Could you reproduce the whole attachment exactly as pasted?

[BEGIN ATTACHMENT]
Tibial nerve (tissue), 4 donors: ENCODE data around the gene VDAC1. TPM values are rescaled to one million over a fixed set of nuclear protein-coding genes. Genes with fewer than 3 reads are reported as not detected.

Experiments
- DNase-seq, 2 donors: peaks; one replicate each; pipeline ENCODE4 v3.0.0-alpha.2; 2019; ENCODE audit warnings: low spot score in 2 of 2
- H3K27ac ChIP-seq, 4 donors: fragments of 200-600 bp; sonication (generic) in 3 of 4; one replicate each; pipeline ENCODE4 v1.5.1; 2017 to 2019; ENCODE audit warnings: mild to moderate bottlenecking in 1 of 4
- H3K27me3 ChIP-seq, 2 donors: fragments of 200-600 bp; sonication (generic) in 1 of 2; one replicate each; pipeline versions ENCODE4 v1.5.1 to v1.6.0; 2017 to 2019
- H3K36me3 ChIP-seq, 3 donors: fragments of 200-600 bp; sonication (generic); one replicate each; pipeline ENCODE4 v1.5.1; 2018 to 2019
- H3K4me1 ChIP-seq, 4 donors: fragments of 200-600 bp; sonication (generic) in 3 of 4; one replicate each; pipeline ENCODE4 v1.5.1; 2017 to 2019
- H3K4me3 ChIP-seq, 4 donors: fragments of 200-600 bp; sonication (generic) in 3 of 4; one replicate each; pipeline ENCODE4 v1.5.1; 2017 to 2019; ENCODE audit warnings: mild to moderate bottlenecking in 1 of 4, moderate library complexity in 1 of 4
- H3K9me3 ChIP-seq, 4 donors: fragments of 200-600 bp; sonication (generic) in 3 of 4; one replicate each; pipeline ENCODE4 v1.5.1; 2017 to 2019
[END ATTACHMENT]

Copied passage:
Tibial nerve (tissue), 4 donors: ENCODE data around the gene VDAC1. TPM values are rescaled to one million over a fixed set of nuclear protein-coding genes. Genes with fewer than 3 reads are reported as not detected.

Experiments
- DNase-seq, 2 donors: peaks; one replicate each; pipeline ENCODE4 v3.0.0-alpha.2; 2019; ENCODE audit warnings: low spot score in 2 of 2
- H3K27ac ChIP-seq, 4 donors: fragments of 200-600 bp; sonication (generic) in 3 of 4; one replicate each; pipeline ENCODE4 v1.5.1; 2017 to 2019; ENCODE audit warnings: mild to moderate bottlenecking in 1 of 4
- H3K27me3 ChIP-seq, 2 donors: fragments of 200-600 bp; sonication (generic) in 1 of 2; one replicate each; pipeline versions ENCODE4 v1.5.1 to v1.6.0; 2017 to 2019
- H3K36me3 ChIP-seq, 3 donors: fragments of 200-600 bp; sonication (generic); one replicate each; pipeline ENCODE4 v1.5.1; 2018 to 2019
- H3K4me1 ChIP-seq, 4 donors: fragments of 200-600 bp; sonication (generic) in 3 of 4; one replicate each; pipeline ENCODE4 v1.5.1; 2017 to 2019
- H3K4me3 ChIP-seq, 4 donors: fragments of 200-600 bp; sonication (generic) in 3 of 4; one replicate each; pipeline ENCODE4 v1.5.1; 2017 to 2019; ENCODE audit warnings: mild to moderate bottlenecking in 1 of 4, moderate library complexity in 1 of 4
- H3K9me3 ChIP-seq, 4 donors: fragments of 200-600 bp; sonication (generic) in 3 of 4; one replicate each; pipeline ENCODE4 v1.5.1; 2017 to 2019